In their quest to find solar systems analogous to ours own, astronomers have determined how common our solar system is--not very. In a study presented today at the American Astronomical Society Meeting in Washington, DC, Ohio State researchers explained that approximately 10 percent of stars in the universe host systems of planets like our own, with several gas giant planets in the outer part of the solar system.
"Now we know our place in the universe," said Ohio State University astronomer Scott Gaudi. "Solar systems like our own are not rare, but we're not in the majority, either."
New evidence uncovered by a team from Imperial College London and the University College London (UCL) suggests that during the Hesperian Epoch, approximately 3 billion years ago, Mars sustained lakes of melted ice, each around 20 km wide, along parts of its equator. The discovery challenges scientists' previous understanding of Mars during the Hesperian Epoch, a period which was previously thought to be too cold and arid to sustain water on the planet's surface. The findings appear in the journal Geology.
In the age of the Hubble Space Telescope, and ever larger earthbound scopes
being build, many people are of the impression that one needs costly equipment to enjoy the night skies.
Nothing is further from the truth. Reality, however, is that occasions at which one can observe the stars and planets are sparse due to urban light pollution. Tommaso has blogged about this issue before (see: The Continuing Search For A Dark Site
Next week is the winter 215th AAS meeting
, this time in D.C.. I'll be there presenting there Thursday on Project Calliope
, the ScientificBlogging music satellite I'm building in my basement for a 2010/2011 launch, and tweeting about the meeting in general.
To usher in the new year, I'll close with 2 haikus from Cosmic Haiku
Photons remember a time
When they were hotterAstrophysicist
Is what I’m told is my Job
Happy New Year!
Alex, the Daytime Astronomer
The Spectral and Photometric Imaging Receiver, or SPIRE instrument, riding aboard Herschel Space Observatory, launched in May by the European Space Agency, has provided one of the most detailed views yet of space up to 12 billion years back in time.
The December images have revealed thousands of newly discovered galaxies in their early stages of formation, said CU-Boulder Associate Professor Jason Glenn, a co-investigator on the project. The new images are being analyzed as part of the Herschel Multi-tiered Extragalactic Survey, or HerMES, which involves more than 100 astronomers from six countries.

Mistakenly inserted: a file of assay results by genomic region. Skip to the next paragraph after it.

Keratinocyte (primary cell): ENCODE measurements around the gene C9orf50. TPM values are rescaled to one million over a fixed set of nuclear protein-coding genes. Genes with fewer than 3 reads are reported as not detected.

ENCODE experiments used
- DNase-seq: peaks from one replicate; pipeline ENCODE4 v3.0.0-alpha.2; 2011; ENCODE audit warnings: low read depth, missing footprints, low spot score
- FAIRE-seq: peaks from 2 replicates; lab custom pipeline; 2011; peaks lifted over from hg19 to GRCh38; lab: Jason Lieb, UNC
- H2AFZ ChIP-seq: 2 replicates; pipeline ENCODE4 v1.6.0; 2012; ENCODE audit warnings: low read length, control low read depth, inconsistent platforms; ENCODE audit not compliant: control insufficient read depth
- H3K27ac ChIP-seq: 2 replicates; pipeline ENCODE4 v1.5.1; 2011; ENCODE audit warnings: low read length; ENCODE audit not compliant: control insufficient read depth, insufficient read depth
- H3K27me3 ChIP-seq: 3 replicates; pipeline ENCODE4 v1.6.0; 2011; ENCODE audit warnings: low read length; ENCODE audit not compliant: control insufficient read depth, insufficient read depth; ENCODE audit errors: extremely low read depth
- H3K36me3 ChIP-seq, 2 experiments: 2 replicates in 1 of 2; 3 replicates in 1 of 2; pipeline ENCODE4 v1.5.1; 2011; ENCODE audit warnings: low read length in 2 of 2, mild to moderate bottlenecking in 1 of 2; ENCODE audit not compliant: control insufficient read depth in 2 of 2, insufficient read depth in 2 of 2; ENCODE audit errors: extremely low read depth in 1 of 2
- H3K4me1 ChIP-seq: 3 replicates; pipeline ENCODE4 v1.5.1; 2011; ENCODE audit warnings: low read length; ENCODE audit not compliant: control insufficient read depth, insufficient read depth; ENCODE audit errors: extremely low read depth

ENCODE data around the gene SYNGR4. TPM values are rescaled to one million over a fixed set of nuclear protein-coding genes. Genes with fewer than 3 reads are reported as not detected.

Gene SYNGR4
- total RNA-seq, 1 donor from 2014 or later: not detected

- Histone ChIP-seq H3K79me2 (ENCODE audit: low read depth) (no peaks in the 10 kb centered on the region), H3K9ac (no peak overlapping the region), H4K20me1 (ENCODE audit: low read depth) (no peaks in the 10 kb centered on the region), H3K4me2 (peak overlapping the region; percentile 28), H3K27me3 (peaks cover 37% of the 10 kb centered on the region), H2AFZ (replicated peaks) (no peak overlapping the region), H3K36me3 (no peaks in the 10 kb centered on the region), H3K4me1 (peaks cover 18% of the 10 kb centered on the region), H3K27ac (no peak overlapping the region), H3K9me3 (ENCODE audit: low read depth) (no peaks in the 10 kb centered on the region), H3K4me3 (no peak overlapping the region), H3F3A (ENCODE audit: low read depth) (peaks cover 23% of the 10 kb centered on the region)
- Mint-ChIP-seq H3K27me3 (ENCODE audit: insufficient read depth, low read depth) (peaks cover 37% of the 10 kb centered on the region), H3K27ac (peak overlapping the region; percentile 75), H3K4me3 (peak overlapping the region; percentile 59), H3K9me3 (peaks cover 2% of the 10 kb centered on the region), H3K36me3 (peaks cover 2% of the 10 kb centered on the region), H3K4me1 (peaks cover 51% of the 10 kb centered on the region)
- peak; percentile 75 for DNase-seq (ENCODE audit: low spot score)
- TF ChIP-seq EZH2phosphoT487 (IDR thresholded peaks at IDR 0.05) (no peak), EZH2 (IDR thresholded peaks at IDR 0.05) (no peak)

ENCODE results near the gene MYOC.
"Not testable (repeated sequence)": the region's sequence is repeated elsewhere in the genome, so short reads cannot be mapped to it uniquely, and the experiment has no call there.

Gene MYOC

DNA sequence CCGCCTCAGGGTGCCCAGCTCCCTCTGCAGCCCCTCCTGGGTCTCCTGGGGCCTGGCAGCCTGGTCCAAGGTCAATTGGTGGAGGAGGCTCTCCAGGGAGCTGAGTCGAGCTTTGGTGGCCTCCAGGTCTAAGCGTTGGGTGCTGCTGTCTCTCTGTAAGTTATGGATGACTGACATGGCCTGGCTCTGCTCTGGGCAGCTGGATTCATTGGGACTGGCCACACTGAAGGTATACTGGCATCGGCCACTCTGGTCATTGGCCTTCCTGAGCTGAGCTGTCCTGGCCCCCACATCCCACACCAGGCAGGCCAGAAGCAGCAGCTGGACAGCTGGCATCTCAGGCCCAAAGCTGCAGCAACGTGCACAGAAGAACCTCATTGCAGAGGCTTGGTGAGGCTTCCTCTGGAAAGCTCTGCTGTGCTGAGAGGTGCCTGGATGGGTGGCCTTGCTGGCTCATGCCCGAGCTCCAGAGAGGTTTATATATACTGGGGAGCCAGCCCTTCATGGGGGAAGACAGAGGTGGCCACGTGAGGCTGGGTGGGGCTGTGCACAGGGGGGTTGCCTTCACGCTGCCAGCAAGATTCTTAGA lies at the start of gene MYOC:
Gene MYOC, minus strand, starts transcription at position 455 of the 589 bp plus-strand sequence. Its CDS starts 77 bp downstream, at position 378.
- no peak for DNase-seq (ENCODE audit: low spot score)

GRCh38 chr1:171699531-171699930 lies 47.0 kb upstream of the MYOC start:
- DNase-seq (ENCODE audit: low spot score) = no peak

To wrap up the year, I'm listing my 4 worst columns. Or, at least, the four columns that got outstandingly terrible readership. I searched for a pattern or justification for why people stayed away in droves, but darned if I can spot one. If you've got any ideas on why some columns sink while others swim, feel free to speak up.
Here's a pleasant Christmas thought-- why are rocket launches like holidays-- infrequent, big productions that tend to always be the same? A New York Times op-ed, Faster, NASA, Faster
, puts forth an idea that, really, resurfaces at least once every few years. It's a good idea. It says, hey, let's do more launches with higher risk.
Stars in globular clusters tend to be 12-13 billion years old but a small fraction appear to be significantly younger than the average population. Left behind by the stars that followed the normal path of stellar evolution and became red giants, those younger ones have been dubbed blue stragglers.
Oddly, blue stragglers appear to regress from 'old age' back to a hotter and brighter 'youth', gaining a new lease on life in the process - a cosmic facelift.
As 2009 closes, we can look at the state of sci-fi gaming. You might wonder why a science site cares, and the answer is that science fiction is one of the best gateways to science careers. For one generation of astronomers, pretty much, either you'd watched Star [Trek/Wars] or you got to peek through a telescope at the real thing. Or both.
Darkness. It has often been portrayed to us as a symbol of fear, evil or just plain emptiness. But surprisingly, darkness is also essential, especially when our universe is concerned. Everything that we can see – including ourselves – is part of “normal” matter. But there is also a dark side, composed of two things: dark matter and dark energy. Simply put, dark matter has influenced the history of the universe, and dark energy may decide the future of it.